When your memory (card) betrays you
However, it wasn’t all doom and gloom as I found a way of recovering my images, which may or may not come in useful for others, but I also have some best practice tips when it comes to backing up your images.
Although my initial reaction was to feel frustrated about potentially losing my photos, I tried not to do anything too rash to hamper my chances of recovering the data. As the camera was no longer able to read my memory card, I tried connecting it to a computer via a USB cable. Here I was able to view the entire contents of the memory card, much in the same way as you would when plugging in a flash drive. Alternatively, you can insert the memory card into a card reader and connect it to a computer that way. Fortunately in my situation, it was only one image that had become corrupted rather than the entire memory card and I was able to recover the rest.
If this solution doesn’t work for you then there are a number of useful programmes available on the internet designed specifically for data recovery, such as Handy Recovery or ArtPlus Digital Photo Recovery (which is a free to download). In particular, SanDisk offer a free download of RescuePro with every purchase of their Extreme range of memory cards from Extreme III onwards.
Memory card errors can be caused by a number of reasons but if you follow this rough list of tips then you can reduce the chances of the data on your card being corrupted:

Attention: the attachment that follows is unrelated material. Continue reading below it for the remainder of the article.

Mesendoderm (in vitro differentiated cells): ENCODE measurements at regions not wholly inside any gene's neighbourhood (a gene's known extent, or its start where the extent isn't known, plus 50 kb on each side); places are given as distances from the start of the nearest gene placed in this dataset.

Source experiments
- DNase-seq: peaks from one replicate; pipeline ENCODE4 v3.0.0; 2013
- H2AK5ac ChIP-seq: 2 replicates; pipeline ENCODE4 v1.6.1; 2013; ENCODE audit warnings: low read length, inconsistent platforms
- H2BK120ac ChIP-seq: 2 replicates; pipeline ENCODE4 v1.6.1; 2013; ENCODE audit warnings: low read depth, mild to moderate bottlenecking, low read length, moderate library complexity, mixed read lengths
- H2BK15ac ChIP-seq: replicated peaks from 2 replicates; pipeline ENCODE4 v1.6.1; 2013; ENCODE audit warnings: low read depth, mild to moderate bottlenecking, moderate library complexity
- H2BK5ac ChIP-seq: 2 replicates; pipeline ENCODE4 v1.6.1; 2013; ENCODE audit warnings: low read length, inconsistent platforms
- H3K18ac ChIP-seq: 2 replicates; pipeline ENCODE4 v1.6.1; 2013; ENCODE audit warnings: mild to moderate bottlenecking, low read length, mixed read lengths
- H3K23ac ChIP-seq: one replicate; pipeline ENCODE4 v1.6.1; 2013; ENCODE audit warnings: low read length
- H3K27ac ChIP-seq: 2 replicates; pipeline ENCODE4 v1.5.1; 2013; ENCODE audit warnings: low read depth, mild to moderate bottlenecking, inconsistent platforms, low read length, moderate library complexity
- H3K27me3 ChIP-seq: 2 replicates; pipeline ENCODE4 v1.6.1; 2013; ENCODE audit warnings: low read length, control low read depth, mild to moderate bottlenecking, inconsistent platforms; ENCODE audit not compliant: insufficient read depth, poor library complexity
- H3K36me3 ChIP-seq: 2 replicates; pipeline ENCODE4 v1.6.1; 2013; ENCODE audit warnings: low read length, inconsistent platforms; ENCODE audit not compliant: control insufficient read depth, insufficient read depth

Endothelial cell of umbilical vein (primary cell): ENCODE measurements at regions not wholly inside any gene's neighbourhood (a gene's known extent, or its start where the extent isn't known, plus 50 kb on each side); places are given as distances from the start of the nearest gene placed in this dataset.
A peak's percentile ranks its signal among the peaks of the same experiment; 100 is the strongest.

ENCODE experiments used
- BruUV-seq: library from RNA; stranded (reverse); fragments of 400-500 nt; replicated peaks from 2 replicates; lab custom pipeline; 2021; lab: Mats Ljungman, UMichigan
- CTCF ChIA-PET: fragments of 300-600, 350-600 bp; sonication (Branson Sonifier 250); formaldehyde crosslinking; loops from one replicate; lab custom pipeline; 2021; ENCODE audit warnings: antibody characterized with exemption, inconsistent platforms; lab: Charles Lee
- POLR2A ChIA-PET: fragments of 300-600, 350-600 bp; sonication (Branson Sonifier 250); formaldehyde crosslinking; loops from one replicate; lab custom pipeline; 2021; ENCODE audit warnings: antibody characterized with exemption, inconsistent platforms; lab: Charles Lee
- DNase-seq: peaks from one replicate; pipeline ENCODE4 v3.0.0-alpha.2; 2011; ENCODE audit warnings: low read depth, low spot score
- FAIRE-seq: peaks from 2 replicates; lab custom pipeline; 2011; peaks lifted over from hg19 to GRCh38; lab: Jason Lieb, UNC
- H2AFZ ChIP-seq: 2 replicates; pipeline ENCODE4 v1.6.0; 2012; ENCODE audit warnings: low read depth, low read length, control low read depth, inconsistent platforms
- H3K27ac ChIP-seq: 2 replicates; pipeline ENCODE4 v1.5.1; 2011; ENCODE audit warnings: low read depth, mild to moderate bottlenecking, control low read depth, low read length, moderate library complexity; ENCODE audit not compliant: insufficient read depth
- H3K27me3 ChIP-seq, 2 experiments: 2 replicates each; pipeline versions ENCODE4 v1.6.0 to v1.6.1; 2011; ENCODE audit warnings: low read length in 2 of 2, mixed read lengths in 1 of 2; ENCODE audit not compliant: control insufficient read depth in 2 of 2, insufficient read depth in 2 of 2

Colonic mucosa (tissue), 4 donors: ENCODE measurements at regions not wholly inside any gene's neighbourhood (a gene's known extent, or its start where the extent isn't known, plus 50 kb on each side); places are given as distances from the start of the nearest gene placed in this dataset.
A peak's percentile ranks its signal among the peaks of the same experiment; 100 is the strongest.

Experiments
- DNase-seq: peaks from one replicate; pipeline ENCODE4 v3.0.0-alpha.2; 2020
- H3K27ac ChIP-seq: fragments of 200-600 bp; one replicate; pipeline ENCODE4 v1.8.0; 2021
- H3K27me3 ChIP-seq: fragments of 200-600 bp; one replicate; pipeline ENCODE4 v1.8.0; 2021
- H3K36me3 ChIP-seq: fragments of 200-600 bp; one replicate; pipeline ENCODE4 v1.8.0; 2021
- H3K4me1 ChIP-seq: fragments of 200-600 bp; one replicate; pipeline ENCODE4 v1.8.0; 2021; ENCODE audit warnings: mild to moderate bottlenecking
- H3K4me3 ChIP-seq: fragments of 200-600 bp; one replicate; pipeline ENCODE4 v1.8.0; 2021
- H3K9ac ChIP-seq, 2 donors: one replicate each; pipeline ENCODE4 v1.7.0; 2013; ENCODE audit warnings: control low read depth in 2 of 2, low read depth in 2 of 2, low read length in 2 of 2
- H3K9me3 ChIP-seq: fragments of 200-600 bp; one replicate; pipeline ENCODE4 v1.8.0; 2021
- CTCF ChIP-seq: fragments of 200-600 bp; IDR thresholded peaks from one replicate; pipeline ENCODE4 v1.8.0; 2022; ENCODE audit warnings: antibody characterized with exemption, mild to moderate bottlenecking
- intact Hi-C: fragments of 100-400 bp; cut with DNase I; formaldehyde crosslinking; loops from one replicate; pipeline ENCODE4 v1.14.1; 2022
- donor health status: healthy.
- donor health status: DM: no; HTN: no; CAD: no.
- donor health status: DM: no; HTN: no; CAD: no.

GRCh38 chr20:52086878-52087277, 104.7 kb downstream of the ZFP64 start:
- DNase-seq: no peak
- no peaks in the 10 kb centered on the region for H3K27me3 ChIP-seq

- Don’t remove your memory card when turning the camera on or off.
- Never change your memory card when the camera is switched on.
- Don’t remove your memory card while it’s a saving a photo or while you’re reviewing images.
- Stop taking photos if the battery is low.
- Memory cards have a finite lifespan. A typical flash memory card unit has approximately 10,000 write/erase operations. So it’s a good idea to buy new memory cards if they’ve been around more often than you care to remember.
- Use memory cards from trusted brands; SanDisk, Panasonic, Sony, Kingston, Lexar, Olympus, etc, are good choices – beware of buying cheap memory cards off websites such as eBay as these could turn out to be fake and unreliable.
- If several different memory cards are getting damaged in the same camera, then you might need to consider there is some issue with the actual camera.
Although you might have a huge memory card that can store thousands of photos in your camera, you should still only consider this as temporary storage. As discussed previously, memory cards can fail or worse still can be lost or stolen with the camera. Therefore you should back up your images as often as possible. I find that when making an archive of my photos the best method is to make at least two to three other backups; one on a computer hard drive, another on an external hard drive and one other on a CD/DVD. Unfortunately, no method is infallible as computer hard drives are likely to fail if they pick up a virus, external hard drives have a limited life expectancy (dependent on frequency of use) and on the rare occasion I’ve had a data DVD fail on me but if you use all three then at least you’ve got your bases covered and you would be extremely unlucky if all of these options failed.
Another alternative to consider is cloud based online storage, however, you need to take into account how well protected your images are on a company’s server. Online services might go out of business (such as in the mysterious disappearance of the image sharing website Fotopia.net), and they won’t guarantee that your data will be safe.
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